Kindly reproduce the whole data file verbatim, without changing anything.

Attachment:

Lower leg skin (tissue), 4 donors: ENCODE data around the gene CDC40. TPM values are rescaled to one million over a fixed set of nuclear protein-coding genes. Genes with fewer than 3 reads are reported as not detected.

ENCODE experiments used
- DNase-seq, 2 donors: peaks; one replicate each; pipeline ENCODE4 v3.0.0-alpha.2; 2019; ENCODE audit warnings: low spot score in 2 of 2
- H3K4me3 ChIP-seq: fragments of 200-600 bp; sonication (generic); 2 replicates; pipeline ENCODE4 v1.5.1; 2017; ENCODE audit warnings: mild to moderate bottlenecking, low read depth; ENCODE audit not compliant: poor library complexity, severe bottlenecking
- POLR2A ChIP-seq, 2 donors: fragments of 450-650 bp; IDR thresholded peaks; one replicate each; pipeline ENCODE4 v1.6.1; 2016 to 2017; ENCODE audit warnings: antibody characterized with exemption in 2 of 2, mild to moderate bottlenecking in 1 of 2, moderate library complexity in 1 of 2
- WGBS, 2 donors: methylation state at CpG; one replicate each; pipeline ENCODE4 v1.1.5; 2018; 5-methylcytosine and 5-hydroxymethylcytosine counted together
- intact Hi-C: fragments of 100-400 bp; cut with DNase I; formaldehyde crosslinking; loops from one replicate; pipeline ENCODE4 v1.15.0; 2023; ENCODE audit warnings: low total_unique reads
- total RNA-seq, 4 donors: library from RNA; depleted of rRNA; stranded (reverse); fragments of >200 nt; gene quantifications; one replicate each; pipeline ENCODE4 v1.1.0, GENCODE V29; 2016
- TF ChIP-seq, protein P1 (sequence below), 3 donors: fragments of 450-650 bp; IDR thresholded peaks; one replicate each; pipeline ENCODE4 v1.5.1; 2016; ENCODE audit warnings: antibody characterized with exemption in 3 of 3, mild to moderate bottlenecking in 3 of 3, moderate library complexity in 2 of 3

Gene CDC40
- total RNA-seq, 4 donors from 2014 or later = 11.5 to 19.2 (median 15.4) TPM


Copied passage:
Lower leg skin (tissue), 4 donors: ENCODE data around the gene CDC40. TPM values are rescaled to one million over a fixed set of nuclear protein-coding genes. Genes with fewer than 3 reads are reported as not detected.

ENCODE experiments used
- DNase-seq, 2 donors: peaks; one replicate each; pipeline ENCODE4 v3.0.0-alpha.2; 2019; ENCODE audit warnings: low spot score in 2 of 2
- H3K4me3 ChIP-seq: fragments of 200-600 bp; sonication (generic); 2 replicates; pipeline ENCODE4 v1.5.1; 2017; ENCODE audit warnings: mild to moderate bottlenecking, low read depth; ENCODE audit not compliant: poor library complexity, severe bottlenecking
- POLR2A ChIP-seq, 2 donors: fragments of 450-650 bp; IDR thresholded peaks; one replicate each; pipeline ENCODE4 v1.6.1; 2016 to 2017; ENCODE audit warnings: antibody characterized with exemption in 2 of 2, mild to moderate bottlenecking in 1 of 2, moderate library complexity in 1 of 2
- WGBS, 2 donors: methylation state at CpG; one replicate each; pipeline ENCODE4 v1.1.5; 2018; 5-methylcytosine and 5-hydroxymethylcytosine counted together
- intact Hi-C: fragments of 100-400 bp; cut with DNase I; formaldehyde crosslinking; loops from one replicate; pipeline ENCODE4 v1.15.0; 2023; ENCODE audit warnings: low total_unique reads
- total RNA-seq, 4 donors: library from RNA; depleted of rRNA; stranded (reverse); fragments of >200 nt; gene quantifications; one replicate each; pipeline ENCODE4 v1.1.0, GENCODE V29; 2016
- TF ChIP-seq, protein P1 (sequence below), 3 donors: fragments of 450-650 bp; IDR thresholded peaks; one replicate each; pipeline ENCODE4 v1.5.1; 2016; ENCODE audit warnings: antibody characterized with exemption in 3 of 3, mild to moderate bottlenecking in 3 of 3, moderate library complexity in 2 of 3

Gene CDC40
- total RNA-seq, 4 donors from 2014 or later = 11.5 to 19.2 (median 15.4) TPM